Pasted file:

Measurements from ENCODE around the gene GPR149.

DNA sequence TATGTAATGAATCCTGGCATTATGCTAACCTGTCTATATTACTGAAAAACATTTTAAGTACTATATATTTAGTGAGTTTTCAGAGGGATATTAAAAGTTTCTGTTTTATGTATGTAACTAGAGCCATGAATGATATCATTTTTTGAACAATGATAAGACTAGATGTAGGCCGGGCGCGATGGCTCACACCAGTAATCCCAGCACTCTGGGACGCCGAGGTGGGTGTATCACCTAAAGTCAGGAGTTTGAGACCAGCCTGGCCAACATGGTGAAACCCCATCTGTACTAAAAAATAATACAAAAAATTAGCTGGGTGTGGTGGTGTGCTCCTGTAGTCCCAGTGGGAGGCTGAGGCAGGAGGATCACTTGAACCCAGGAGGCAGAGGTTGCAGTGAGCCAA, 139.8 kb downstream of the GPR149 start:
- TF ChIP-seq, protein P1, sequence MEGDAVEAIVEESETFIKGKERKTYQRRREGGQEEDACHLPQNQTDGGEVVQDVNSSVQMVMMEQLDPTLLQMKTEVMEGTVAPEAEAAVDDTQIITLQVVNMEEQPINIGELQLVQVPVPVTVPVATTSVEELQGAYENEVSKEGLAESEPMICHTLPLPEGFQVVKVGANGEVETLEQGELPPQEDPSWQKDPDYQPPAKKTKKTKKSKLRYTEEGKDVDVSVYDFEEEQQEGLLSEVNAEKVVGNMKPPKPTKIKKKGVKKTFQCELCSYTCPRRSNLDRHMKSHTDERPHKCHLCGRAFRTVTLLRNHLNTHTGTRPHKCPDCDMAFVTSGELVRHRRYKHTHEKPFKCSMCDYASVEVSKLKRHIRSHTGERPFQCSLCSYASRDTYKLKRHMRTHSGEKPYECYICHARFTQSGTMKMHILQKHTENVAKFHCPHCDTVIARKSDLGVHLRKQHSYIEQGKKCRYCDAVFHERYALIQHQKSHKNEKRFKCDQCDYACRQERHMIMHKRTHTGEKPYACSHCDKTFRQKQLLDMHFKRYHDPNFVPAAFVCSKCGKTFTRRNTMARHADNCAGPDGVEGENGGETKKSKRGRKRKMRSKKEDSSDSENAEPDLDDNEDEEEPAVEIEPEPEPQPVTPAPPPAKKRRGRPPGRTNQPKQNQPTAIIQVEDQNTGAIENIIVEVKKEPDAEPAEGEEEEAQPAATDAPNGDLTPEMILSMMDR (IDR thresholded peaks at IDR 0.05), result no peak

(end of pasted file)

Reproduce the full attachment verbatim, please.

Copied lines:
Measurements from ENCODE around the gene GPR149.

DNA sequence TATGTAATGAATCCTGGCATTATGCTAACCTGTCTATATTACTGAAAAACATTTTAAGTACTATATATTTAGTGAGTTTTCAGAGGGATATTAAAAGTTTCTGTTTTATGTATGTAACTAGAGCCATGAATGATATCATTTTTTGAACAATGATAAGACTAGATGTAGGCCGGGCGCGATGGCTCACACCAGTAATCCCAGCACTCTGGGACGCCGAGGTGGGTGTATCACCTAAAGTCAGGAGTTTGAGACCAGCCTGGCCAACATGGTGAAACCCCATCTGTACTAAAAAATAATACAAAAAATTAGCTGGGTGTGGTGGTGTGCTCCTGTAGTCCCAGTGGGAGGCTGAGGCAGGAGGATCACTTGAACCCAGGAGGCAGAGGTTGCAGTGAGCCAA, 139.8 kb downstream of the GPR149 start:
- TF ChIP-seq, protein P1, sequence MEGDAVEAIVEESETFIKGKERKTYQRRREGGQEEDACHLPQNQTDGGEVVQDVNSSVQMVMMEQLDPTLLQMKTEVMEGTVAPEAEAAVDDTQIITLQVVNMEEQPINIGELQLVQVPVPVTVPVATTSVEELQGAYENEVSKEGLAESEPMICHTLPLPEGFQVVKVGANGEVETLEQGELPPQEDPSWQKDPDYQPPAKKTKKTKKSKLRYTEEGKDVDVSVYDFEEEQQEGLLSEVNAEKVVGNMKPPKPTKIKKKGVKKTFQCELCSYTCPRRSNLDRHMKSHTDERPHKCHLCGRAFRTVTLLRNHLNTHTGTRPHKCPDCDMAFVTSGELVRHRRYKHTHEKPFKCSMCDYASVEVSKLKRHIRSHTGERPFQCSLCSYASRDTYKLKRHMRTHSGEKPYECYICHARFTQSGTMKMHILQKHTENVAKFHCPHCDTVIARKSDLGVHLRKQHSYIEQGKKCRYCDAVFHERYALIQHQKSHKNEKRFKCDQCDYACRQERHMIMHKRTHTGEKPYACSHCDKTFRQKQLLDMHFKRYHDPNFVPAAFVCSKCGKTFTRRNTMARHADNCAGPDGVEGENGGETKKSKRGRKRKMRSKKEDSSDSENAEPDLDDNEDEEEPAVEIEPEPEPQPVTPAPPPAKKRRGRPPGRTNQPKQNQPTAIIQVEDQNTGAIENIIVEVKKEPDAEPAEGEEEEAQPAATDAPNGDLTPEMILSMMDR (IDR thresholded peaks at IDR 0.05), result no peak